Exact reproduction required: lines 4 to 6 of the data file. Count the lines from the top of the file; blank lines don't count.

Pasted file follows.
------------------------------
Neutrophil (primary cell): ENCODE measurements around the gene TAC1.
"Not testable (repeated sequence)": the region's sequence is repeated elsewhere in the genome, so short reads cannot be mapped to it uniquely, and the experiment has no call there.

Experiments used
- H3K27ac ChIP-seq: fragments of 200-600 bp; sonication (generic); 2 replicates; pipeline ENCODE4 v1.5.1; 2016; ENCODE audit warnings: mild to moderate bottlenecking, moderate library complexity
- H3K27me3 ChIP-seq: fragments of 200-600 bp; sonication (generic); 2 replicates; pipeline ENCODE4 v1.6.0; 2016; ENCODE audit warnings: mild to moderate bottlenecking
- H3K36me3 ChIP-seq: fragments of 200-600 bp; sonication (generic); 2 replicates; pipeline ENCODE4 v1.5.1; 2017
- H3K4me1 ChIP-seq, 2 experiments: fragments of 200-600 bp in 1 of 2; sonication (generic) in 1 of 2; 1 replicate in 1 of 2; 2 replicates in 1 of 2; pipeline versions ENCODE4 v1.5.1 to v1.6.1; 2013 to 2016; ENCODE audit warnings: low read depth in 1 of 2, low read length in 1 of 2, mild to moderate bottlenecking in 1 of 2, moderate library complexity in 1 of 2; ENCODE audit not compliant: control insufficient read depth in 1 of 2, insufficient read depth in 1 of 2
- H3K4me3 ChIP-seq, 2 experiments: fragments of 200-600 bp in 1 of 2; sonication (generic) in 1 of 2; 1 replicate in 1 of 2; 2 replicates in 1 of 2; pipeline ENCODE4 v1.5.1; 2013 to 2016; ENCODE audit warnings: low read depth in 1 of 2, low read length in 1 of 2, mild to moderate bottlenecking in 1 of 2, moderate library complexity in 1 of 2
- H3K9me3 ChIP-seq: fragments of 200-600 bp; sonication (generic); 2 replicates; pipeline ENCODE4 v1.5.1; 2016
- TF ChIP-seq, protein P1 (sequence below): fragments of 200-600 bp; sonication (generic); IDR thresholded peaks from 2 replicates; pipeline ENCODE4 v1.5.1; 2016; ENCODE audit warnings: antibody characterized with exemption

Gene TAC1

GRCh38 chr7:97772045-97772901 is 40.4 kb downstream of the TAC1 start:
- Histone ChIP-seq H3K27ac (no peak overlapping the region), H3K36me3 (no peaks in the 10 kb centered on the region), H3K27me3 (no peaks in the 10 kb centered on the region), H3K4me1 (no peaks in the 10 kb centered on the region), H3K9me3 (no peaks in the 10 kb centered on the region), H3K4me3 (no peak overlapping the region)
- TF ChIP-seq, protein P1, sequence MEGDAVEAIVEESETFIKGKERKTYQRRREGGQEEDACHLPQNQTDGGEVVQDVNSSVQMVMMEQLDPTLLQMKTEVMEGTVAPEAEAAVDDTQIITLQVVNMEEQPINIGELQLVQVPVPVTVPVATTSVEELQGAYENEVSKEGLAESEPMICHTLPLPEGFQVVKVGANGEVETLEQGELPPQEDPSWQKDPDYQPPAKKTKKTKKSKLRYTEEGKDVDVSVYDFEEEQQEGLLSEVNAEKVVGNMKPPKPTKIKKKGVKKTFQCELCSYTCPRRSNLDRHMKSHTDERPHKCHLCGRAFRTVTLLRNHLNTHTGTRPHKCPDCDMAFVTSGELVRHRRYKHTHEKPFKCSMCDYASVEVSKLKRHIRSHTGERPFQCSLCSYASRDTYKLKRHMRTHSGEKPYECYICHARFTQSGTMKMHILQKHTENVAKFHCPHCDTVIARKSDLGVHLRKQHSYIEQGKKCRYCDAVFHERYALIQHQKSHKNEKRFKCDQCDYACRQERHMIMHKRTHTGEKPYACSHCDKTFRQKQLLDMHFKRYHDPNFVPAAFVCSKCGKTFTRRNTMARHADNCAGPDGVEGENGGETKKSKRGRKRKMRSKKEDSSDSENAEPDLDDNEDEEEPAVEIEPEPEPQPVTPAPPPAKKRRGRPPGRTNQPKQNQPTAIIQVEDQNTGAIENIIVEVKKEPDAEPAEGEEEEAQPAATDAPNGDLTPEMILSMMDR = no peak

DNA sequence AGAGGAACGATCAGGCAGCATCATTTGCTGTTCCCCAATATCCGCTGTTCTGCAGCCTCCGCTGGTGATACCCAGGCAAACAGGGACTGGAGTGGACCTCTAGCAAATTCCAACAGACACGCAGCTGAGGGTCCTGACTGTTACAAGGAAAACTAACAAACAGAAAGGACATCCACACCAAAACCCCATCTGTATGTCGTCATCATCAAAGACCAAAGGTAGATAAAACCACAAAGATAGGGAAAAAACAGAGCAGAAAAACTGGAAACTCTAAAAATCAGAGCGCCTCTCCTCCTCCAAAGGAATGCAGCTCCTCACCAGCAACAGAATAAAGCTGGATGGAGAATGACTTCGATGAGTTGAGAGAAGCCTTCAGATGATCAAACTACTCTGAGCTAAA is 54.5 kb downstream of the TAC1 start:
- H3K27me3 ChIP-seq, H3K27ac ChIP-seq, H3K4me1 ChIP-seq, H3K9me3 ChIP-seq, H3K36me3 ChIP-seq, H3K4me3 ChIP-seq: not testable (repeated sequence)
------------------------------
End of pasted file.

- H3K27ac ChIP-seq: fragments of 200-600 bp; sonication (generic); 2 replicates; pipeline ENCODE4 v1.5.1; 2016; ENCODE audit warnings: mild to moderate bottlenecking, moderate library complexity
- H3K27me3 ChIP-seq: fragments of 200-600 bp; sonication (generic); 2 replicates; pipeline ENCODE4 v1.6.0; 2016; ENCODE audit warnings: mild to moderate bottlenecking
- H3K36me3 ChIP-seq: fragments of 200-600 bp; sonication (generic); 2 replicates; pipeline ENCODE4 v1.5.1; 2017